Through Dublin eyes

Elaine Byrne is dead right when she says that an “all- island approach needs a push from the politicians.” She proves her point when she talks eloquently about bridging the psychological gap between north and south. She encourages Martin McGuinnnes to tackle his own border and think about taking his seat at Westminster. ( not that there’s any chance of that; but the very fact that its being discussed is interesting). Now I know that I’m the only one to grasp all the nuances (apart from you of course), but does she get unionists quite right?

This is an immense period of uncertainty for a community whose morale is low

A browse in Slugger tell us there a big difference between the morale of the people and the politicians.

She adds:

The ethos of the new British government is at odds with the philosophy of Northern politics. The agreed Liberal Conservative programme for government has committed to a first draft of cutbacks which will ultimately cost Northern Ireland £128 million. Britain’s deficit crisis is not financially compatible with the North’s public sector, which accounts for up to two-thirds of the Northern economy.

That begs a whole lot of questions. Whatever they said in the election, would Labour in power be much different? I don’t think so. Even more to the point, would Fianna Fail? Aspirations notwithstanding , I think if I were on the Executive I’d rather entrust my public sector to the British than the Irish coalition just now. Sammy certainly thinks so, while warning of the bitter medicine to come and torn between “strong government” and the dream – illusion?- of yearning for more unionist leverage at Westminster. Cameron is allowing the devolved areas to postpone the first tranche of cuts for a year – although in my view they’d be unwise to take up the offer.

 Remember too, that Cameron’s Conservatives call themselves “the party of the Union.” Beyond Uncunf, Alex Kane who has treated us to another great rant, might take comfort in the fact that we have a year or two to work out what ” the party of the Union ” actually means.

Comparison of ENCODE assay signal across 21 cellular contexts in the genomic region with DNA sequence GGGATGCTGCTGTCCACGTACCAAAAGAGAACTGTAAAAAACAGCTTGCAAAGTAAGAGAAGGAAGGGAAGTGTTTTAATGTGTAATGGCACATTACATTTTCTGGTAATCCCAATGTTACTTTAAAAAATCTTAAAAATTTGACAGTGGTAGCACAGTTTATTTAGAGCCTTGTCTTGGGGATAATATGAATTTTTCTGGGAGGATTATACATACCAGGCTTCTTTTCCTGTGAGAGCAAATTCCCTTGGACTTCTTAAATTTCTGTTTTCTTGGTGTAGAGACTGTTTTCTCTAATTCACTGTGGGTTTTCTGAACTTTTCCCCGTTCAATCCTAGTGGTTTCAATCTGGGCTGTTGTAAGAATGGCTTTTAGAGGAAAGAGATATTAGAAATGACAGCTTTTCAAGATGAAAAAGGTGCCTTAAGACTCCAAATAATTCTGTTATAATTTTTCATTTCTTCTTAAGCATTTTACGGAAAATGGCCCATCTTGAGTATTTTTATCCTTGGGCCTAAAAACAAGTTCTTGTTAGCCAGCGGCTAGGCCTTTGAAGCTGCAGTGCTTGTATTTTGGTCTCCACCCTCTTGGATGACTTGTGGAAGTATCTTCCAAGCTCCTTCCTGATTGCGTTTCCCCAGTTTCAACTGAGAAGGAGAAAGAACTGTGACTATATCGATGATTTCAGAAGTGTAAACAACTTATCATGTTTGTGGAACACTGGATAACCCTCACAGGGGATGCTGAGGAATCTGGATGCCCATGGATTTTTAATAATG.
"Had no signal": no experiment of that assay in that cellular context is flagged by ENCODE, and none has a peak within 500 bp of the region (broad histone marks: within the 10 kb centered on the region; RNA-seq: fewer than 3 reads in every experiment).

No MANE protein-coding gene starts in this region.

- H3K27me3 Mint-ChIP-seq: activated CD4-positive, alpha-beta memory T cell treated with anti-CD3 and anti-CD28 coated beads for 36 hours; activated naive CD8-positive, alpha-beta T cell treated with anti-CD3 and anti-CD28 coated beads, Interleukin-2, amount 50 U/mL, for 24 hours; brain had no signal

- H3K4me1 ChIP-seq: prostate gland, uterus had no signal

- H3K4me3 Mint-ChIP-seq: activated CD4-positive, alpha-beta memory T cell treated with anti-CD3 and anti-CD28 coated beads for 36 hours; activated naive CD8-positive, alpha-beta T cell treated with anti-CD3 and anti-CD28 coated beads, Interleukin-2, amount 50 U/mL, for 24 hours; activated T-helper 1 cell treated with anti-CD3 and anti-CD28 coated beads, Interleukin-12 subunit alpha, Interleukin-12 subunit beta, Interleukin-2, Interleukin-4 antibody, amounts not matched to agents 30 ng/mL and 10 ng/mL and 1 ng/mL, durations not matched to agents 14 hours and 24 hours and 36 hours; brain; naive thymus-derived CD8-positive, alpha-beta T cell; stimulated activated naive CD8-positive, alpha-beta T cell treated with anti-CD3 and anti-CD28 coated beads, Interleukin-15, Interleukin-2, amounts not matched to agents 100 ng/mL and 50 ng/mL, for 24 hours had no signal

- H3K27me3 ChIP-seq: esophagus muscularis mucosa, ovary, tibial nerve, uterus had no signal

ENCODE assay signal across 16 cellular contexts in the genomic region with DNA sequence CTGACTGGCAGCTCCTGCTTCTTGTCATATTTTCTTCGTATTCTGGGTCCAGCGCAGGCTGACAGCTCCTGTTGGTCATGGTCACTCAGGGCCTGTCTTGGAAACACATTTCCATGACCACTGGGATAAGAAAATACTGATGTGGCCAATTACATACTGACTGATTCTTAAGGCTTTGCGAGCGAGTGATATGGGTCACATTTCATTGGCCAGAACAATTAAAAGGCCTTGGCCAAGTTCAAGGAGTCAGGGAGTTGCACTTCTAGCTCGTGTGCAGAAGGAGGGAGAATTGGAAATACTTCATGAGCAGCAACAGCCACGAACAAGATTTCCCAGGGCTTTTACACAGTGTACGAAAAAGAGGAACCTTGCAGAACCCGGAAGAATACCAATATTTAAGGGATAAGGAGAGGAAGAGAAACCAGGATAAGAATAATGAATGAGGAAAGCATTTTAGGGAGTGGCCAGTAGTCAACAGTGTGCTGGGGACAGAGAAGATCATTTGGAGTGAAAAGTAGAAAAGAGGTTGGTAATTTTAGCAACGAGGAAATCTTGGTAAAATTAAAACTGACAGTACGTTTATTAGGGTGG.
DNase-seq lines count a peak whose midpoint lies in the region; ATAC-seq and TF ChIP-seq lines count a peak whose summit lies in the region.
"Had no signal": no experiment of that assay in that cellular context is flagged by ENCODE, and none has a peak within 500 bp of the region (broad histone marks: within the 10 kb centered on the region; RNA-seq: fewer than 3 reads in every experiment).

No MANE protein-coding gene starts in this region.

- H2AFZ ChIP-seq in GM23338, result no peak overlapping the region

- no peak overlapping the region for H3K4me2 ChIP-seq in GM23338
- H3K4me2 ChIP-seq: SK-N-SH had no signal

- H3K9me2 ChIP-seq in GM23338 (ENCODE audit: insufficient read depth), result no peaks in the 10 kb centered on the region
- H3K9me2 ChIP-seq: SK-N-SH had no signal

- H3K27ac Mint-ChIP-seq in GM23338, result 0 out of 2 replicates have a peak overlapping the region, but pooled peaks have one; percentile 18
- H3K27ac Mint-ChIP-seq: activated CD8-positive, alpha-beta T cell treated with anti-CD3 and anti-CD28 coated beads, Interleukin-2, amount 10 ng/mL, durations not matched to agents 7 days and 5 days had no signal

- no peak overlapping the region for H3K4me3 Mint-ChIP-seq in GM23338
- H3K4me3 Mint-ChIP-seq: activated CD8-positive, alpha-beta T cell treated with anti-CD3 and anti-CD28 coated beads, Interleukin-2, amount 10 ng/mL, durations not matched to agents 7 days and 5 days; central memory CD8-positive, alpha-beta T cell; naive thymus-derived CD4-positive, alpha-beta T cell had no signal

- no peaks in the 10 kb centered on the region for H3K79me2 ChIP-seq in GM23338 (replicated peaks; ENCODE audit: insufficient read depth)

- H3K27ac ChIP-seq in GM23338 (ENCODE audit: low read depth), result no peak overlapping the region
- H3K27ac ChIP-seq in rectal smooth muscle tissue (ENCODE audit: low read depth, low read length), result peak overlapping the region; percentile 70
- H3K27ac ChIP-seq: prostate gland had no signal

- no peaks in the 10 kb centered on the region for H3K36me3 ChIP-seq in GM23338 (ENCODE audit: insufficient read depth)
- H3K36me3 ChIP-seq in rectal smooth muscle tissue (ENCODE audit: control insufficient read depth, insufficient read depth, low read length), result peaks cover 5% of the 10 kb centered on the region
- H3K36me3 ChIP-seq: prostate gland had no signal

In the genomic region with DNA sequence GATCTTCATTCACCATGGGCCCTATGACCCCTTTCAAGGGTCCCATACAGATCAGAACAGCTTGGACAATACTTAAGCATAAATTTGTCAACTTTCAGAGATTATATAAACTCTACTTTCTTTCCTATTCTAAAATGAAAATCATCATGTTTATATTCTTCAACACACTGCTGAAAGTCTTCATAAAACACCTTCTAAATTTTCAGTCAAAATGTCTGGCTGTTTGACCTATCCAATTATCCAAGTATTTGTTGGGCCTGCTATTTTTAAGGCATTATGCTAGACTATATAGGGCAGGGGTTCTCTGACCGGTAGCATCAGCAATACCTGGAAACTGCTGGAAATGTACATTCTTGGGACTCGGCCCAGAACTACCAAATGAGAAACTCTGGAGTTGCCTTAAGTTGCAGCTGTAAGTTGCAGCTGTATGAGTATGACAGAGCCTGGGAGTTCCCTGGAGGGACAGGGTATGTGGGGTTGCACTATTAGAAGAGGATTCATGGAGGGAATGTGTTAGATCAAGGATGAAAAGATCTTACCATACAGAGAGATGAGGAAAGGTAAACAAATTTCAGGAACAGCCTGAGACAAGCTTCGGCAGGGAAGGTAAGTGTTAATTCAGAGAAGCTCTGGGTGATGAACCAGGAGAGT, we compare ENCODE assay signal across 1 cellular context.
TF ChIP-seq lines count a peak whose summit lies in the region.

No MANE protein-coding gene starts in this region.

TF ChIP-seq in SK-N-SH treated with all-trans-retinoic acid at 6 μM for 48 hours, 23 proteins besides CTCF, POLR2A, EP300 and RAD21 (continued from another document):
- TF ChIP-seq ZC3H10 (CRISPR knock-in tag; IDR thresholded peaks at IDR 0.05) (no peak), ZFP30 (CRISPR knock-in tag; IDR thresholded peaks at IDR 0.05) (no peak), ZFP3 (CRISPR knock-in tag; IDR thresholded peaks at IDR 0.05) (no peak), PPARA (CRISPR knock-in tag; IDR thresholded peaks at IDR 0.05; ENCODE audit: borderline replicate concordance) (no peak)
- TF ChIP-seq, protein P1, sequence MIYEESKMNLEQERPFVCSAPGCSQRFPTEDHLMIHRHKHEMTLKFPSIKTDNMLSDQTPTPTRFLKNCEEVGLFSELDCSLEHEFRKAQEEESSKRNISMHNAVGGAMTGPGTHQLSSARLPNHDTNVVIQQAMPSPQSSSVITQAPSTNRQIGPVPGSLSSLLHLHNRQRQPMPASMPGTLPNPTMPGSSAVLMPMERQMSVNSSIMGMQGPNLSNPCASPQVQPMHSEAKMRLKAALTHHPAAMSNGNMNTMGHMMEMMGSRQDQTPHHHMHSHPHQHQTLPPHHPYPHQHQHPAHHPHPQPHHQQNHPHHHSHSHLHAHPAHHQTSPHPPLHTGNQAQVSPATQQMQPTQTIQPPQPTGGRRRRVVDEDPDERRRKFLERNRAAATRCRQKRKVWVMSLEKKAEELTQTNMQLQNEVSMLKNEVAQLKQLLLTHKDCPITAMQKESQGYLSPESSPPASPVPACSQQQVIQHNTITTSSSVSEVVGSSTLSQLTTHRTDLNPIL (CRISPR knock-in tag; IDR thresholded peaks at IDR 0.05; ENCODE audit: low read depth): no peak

.

  • Mick Fealty

    I too thought the morale thing was a misreading of the mood amongst the political class for that of the wider community Brian. Unionist voters seem quite buoyant even if the political ship is listing badly.

    In truth I think that both monolithic cultural camps are somewhat stuck for what comes next. McGuinness’s urbane approach is infinitely better cover than the ups and downs of the Unionist camp. But then who is going to make these N/S initiatives meaningful, if not northern nationalists?

    You might argue that the SDLP have some of the better ideas on this, but only SF have the political capital to spend on making it happen. But south of the border they have some of the political problems that the Tories are reputed to have in Northern Ireland. The people they have to do business with are also political rivals.

    The south will continue to read the north as a ‘far country’, so long as northerners treat every slump in the south economy as a windfall for them. And so long as northern nationalist parties continue to speak the language of subvention politics, and refuse to apply themselves to strained circumstances of their would be fellow country-men in the south.

  • fitzjameshorse1745

    Frankly Ive never heard of Elaine Byrne so for once I actually had to click to see who she is. Irish Times newbie it seems. Years since I read it.
    Nothing new except a pattern emerging, whereby Sinn Féin-IRA are so “normal” that people actually want them to take their seats in Westminster.
    I suppose thats a sea change. No talk of eliminating SF-IRA but rather accomodating them further…or if you prefer sanitising them.
    So whats in the wind…..what with Declan O’Loan suggesting SF arent so bad and Durkan taking oaths under pressure.
    Surely all to the betterment of a pan nationalist view.
    If there was one.
    Which of course there isnt.
    Apparently.

  • Jean Meslier

    “..She encourages Martin McGuinnnes to tackle his own border and think about taking his seat at Westminster. ( not that there’s any chance of that; but the very fact that its being discussed is interesting). ..”

    The fact that some hack from the southern press is discussing MMcG taking his seat… – Interesting?

    Where, pray, is he taking his seat to?

  • When I first spent a lot of time in the Republic in the mid to late 1990s most people were apologetic about their knowledge of the North:
    ‘I always meant to go up, but …. you know, the troubles etc’,